[thelist] javascript syntax

David Andersson Liorean at user.bip.net
Sat May 11 11:07:01 CDT 2002

At 00:52 2002-05-11 -0700, .jeff wrote:
>what's wrong with simply testing for the substring "mac" in
>navigator.platform like this?
>if(navigator.platform.toLowerCase().indexOf('mac') != -1)

It takes more code, and I'm a minimalist when it comes to what I put on the

Take a look at the code:
There's some difference in length...

>surely that'll have *much* better support than a regular expression.

Not very much if you take into concern browsers in use. IE5.0 Mac and Win,
NN4, Moz/NN6, Opera, IceBrowser and others support it. In fact, I'd be as
concerned about navigator.platform not being supported on those browsers
that can't handle the regex.

>indexOf() is available as far back as js1.0 which covers pretty much every
>browser that's ever supported javascript.
>whereas test() using a regular expression is only available as far back as
>js1.2 which only makes up a marginal majority of browsers that support
>javascript and even then, it's support (as well as support for regular
>expressions in general) isn't consistent across those browsers that are

It's pretty consistent, at least when it comes to simple regexes such as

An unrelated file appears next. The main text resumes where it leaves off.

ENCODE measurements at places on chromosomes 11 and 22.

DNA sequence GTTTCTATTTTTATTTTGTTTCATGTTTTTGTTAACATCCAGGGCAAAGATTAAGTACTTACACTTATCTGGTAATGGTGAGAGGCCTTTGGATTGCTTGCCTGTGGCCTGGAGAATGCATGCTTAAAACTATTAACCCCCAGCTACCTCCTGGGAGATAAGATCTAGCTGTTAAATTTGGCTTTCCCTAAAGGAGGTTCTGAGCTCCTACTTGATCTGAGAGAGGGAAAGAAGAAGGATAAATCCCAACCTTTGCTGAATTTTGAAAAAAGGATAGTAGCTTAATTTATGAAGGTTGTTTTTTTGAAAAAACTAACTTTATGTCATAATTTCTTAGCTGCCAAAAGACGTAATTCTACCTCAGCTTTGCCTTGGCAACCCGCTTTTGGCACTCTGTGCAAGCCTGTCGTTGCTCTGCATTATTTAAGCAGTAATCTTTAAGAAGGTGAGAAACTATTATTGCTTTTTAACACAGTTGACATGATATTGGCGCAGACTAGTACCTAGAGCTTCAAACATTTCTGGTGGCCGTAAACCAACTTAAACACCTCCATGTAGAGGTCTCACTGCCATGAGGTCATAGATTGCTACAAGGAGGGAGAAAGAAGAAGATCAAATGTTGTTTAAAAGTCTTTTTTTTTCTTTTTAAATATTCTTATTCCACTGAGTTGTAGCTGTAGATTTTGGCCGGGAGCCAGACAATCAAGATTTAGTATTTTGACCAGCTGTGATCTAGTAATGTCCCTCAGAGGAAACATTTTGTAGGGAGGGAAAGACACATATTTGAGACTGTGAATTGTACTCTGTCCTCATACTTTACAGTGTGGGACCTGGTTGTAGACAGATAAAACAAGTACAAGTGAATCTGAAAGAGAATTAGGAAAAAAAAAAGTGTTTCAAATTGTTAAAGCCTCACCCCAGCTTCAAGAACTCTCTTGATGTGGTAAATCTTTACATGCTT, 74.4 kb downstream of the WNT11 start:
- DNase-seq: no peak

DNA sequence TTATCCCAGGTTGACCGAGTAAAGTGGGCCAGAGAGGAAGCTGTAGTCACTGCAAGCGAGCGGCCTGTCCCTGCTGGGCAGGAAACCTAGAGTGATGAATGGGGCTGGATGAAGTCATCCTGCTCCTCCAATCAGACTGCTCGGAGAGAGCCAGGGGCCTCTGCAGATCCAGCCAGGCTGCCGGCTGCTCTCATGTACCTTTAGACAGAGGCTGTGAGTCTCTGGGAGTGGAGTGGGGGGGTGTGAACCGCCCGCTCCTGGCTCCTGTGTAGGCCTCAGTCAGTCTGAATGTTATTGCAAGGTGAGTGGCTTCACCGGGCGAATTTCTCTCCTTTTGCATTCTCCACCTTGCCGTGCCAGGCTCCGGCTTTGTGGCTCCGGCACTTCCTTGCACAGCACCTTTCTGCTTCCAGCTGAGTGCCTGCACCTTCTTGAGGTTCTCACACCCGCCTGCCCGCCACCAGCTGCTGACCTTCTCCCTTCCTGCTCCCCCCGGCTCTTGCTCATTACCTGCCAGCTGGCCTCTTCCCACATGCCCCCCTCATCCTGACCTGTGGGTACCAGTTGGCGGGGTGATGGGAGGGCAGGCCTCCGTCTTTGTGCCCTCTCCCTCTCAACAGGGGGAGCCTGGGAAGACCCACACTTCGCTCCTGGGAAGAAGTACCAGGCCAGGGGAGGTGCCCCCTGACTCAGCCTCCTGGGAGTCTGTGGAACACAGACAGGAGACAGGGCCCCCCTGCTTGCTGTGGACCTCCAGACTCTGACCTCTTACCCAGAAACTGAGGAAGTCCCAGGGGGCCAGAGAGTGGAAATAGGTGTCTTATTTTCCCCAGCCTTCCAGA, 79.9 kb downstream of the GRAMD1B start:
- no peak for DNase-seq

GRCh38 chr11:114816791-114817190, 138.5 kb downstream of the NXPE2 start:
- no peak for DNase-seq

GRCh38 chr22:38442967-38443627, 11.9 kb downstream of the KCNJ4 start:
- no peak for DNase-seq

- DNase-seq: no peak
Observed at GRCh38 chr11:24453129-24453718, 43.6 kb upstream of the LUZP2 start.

this one.

>[- - -]
>that doesn't make any sense to me at all, especially since the statement
>after the && operator isn't even a conditional but an statement of
>assignment (only one = in the statement).

It's a thing inherited from C/C++, IIRC. It's a space saver.
Conditional short-circuiting (by Netscape called short-circuit evaluation)
can be done through either OR (||) or AND (&&), with a bit of difference.
You see, since expressions on both sides of the AND needs to be true for
the entire statement to be true, the parser doesn't evaluate the right hand
expression if the left had expression is false.
Reversed thing goes for OR, if left hand side is true, it doesn't need to
evaluate the right hand expression.

You can use it instead of the conditional operator or an if statement in
some cases (I have examples where if statements would be a pita, but this
method makes it quite simple).

or for the actual algorithm used, page 58 of the ECMA-262 3ed:

>prefacing the location with a slash works in every browser i've ever

Have you tested it in all varieties of NN4? I've found all three behaviors
in different versions of that browser.

// Liorean

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